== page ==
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Tribal farmers' body in Gujarat put under surveillance, told it can't meet because of swine flu

Cops stop AKSM leader Sutariya to hold rally in Vyara
By Our Representative
Fresh apprehensions of a campdown on South Gujarat's fast-growing tribal farmers' organization, Adivasi Kisan Sangharsh Morcha (AKSM), arose on Tuesday, with the Gujarat government putting on surveillance its leaders, who were in Ahmedabad to represent before Gujarat government officials over refusal to pay dues to tribal farmers by the powerful sugar mill lobby of the region.
The state government sent a police party at a spot off posh CG Road in Ahmedabad, where AKSM leader Romel Sutariya was holding discussions with his colleagues on what to represent before state officials. The cops told him "not to create any trouble" by going en masse to the state capital Gandhinagar.
"Why are you here? You know Section 144 (prohibition orders) in force in Ahmedabad because of the swine flu. You may go back", a police official told Sutariya, adding, "We wish to know if you going to hold a meeting." The cops' said this a week after Gujarat chief minister Anandiben Patel met large number of children brought to Gujarat Sachivalaya in a big group.
The police party reached up to Sutariya amidst a major relief to the tribal farmers, with the powerful sugar cooperative, Shri Ukai Pradesh Khand Udyog Mandli Ltd, representing 40 mills, admitting that it has failed to make huge payments to the tribal farmers of South Gujarat for sugarcane.
The cooperative's management has handed over a list of 1,300 tribal farmers, with names of those who have not been made the payments to the district collector, Tapi.
Sutariya reached Ahmedabad on Tuesday morning with his colleagues from Vyara, a South Gujarat town, where he was refused permission to hold a rally of on tribal farmers under the pretext of wine flu. "We received information from South Gujarat that there are plans for trouble, hence we decided to keep a watch", a cop told Sutariya who wished to inquire about why this apprehension.
A perusal of the list, in possession of the tribal farmers' body, Adivasi Kisan Sangharsh Manch (AKSM), by Counterview suggests that the cooperative has admitted it has not paid Rs 9.77 crore as dues for sugarcane supplied to the mills in 2013-14 alone. It has simultaneously handed over a list of farmers who have not been paid their dues for earlier years, which, taken together, reaches Rs 17 crore.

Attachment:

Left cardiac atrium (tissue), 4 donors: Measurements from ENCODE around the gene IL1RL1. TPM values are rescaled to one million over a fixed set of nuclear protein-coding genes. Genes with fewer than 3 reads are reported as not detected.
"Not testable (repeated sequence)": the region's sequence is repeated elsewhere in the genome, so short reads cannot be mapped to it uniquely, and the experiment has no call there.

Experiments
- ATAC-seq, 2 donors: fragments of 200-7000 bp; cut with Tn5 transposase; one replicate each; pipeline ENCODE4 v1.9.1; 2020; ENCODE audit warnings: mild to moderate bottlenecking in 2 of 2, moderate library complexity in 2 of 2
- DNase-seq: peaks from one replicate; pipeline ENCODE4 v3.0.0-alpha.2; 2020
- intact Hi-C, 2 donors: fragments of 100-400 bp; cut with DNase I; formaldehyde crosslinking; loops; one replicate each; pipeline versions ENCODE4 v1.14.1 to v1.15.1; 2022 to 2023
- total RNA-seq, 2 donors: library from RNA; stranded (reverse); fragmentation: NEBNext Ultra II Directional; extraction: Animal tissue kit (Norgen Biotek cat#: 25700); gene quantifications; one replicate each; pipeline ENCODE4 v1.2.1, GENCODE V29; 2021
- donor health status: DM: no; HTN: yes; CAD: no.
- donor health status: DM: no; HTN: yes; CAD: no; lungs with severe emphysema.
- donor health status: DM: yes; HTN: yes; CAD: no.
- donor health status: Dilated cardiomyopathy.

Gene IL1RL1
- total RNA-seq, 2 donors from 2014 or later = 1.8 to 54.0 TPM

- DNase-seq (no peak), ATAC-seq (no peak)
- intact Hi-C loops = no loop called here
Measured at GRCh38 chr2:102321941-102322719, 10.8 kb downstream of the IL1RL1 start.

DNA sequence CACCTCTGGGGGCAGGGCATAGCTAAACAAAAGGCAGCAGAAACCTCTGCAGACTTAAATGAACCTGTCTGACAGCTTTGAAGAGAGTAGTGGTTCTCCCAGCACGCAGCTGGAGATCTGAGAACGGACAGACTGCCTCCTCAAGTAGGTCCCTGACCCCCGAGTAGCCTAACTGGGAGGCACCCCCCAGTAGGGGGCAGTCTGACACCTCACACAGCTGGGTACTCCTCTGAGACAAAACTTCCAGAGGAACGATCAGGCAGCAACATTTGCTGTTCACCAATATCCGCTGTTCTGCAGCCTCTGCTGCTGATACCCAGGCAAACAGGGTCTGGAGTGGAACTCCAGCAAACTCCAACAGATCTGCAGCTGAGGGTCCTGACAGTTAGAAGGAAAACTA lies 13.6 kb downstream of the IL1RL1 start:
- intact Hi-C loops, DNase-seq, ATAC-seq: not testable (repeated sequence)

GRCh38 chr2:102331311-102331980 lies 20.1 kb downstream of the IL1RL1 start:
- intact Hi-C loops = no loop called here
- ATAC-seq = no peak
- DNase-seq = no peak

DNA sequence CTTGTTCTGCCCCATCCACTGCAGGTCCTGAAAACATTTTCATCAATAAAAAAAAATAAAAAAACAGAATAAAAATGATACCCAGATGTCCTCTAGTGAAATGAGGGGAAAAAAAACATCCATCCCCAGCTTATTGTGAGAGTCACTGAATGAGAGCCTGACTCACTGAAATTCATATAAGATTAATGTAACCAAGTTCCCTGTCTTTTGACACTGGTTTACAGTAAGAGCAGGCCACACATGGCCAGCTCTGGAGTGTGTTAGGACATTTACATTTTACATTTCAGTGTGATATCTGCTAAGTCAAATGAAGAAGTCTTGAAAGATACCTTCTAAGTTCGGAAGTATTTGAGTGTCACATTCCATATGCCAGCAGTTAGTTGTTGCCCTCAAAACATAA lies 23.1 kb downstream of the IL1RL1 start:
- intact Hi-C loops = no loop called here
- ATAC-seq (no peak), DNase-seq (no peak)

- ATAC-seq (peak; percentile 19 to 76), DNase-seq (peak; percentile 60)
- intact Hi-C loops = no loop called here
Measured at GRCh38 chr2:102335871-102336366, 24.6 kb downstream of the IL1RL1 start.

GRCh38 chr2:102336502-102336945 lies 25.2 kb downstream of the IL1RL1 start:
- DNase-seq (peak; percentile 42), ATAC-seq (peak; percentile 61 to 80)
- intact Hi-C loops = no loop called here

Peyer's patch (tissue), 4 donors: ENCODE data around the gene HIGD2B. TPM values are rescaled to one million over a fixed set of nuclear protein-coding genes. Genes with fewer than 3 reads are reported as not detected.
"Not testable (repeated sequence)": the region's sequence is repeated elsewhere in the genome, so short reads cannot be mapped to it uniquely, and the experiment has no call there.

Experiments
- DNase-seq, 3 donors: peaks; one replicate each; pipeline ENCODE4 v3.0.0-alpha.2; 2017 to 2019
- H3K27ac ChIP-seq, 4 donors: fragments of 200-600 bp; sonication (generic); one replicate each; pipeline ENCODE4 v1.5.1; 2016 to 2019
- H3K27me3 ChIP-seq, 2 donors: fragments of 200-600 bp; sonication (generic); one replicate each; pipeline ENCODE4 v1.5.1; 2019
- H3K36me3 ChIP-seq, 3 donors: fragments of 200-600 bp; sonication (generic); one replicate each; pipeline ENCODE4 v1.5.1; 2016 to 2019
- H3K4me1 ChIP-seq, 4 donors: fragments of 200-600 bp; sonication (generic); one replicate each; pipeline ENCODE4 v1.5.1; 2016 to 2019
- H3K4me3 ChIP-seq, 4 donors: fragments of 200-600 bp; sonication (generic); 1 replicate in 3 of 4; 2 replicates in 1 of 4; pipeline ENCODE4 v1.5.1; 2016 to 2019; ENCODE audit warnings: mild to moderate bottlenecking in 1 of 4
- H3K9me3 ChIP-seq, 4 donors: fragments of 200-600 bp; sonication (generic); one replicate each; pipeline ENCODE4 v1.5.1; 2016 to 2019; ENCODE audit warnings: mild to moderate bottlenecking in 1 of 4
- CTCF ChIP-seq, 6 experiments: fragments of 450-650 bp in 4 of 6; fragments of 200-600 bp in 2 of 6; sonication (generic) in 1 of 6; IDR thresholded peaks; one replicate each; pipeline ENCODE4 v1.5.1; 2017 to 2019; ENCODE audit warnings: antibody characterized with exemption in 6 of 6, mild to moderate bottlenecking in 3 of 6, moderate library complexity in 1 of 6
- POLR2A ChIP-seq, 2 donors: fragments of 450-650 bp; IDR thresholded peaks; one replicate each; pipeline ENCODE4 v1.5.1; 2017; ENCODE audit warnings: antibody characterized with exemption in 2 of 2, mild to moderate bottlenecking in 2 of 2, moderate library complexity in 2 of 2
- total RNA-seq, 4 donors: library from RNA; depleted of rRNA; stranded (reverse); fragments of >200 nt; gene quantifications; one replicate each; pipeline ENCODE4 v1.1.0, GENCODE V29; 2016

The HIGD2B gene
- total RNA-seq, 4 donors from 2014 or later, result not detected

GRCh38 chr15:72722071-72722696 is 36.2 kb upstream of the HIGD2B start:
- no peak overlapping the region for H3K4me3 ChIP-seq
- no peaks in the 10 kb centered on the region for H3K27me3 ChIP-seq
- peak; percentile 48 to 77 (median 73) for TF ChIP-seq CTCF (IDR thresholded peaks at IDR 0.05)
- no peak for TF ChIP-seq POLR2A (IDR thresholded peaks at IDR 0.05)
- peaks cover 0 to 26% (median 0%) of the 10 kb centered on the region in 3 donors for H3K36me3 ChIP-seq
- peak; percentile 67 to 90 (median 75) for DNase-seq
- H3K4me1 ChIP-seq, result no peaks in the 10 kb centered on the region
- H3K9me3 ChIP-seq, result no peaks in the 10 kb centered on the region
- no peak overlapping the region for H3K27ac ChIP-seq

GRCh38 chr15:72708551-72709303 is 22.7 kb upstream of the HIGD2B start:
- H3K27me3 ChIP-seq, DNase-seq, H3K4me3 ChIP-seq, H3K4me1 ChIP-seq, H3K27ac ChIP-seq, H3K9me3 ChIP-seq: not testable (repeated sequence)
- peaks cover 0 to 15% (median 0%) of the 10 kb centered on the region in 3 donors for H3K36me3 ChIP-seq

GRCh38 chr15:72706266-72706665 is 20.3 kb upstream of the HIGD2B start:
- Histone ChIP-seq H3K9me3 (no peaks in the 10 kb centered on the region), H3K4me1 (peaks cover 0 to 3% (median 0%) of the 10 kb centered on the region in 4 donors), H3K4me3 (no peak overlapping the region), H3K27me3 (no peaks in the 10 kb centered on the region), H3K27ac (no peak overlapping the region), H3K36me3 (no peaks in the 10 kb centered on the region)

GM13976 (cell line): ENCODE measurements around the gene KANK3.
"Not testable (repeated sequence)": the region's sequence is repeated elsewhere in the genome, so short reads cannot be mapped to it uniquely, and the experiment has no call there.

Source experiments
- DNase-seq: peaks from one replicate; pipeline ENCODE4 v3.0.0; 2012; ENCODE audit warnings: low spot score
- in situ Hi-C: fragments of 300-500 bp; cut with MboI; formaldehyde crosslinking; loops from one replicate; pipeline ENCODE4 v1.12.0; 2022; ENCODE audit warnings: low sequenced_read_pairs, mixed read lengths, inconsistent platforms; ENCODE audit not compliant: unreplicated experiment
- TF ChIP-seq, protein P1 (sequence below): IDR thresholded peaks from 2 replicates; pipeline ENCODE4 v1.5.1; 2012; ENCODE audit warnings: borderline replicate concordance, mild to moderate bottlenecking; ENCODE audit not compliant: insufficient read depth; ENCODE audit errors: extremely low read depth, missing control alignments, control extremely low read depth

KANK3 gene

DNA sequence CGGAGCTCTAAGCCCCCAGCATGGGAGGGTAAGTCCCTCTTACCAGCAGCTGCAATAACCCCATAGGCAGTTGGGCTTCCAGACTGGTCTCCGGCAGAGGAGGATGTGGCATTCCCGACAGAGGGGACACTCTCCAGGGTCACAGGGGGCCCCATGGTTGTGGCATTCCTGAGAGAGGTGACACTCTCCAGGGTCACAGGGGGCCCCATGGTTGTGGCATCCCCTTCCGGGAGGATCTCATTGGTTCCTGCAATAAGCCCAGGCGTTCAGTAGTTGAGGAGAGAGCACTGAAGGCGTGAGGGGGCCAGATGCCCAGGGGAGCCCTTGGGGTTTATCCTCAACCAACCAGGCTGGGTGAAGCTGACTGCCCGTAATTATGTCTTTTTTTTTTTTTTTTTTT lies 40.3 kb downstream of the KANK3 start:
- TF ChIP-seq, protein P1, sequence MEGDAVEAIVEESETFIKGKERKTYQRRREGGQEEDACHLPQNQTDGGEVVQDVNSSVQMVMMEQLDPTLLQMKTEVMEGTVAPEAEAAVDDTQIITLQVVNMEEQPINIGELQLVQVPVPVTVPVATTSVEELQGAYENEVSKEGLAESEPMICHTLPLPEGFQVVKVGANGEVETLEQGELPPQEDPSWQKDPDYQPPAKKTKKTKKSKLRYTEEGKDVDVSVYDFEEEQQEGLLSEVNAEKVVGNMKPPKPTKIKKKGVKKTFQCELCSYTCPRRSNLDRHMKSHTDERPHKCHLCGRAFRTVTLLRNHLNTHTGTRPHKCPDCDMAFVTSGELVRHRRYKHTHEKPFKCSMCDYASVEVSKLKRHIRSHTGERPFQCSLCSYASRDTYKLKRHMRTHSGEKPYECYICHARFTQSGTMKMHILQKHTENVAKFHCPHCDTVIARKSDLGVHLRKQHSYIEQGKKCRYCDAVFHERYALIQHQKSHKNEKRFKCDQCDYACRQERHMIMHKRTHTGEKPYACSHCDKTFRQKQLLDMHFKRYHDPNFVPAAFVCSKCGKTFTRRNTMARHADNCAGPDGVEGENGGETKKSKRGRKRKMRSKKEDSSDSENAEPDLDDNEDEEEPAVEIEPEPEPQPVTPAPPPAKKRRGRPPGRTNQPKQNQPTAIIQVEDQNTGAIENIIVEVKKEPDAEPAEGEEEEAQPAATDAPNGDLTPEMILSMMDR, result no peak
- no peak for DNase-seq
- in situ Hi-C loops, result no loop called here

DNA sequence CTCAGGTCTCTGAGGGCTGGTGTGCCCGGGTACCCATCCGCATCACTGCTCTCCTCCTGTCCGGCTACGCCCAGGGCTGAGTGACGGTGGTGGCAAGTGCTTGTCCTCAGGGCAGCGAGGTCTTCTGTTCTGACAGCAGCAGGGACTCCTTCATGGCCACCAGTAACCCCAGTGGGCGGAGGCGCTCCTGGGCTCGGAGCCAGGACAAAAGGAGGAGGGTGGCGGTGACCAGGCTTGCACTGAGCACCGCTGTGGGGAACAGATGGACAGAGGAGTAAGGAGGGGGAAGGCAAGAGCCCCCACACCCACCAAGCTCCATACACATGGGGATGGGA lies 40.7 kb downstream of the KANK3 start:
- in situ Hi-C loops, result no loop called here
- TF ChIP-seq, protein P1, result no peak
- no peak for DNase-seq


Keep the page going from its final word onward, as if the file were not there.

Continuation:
AKSM leader Romel Sutariya, in Ahmedabad on way to meet Gujarat government officials in Gandhinagar to represent tribal farmers' case, said, "We think this is a gross underestimation. We feel that the amount is much higher, and does not just involve 1,300 farmers. But we are happy that the officialdom has acted and got in its possession the list of 1,300 farmers."
Sutariya told Counterview, the cooperative, which had given in writing to the government officials that it would be paying all the dues by February-end, has not initiated the process. "We think that the cooperative is unable to make the payment. Directly under the ruling BJP politicians, it is under debt to the tune of Rs 80 crore. It has no money. Its premises are closed. Its power has been snapped", he said.
"This is the reason why we have decided to ask the Gujarat government to invest Rs 200 crore to revive the cooperative, so that its debts are cleared, and the farmers are paid their dues. Instead, the Gujarat government is considering to hand over the cooperative to some other organization. We believe that the tribal farmers are its real owners, they alone should decide its fate", Sutariya said.
"We want that the Gujarat government should organize elections to the cooperative, which has in all 24,000 tribal farmer shareholders", Sutariya said, adding, "The elections should have been held last year, but the cooperative leadership has refused to oblige. We want to the government about the need for triggering in the democratic process."

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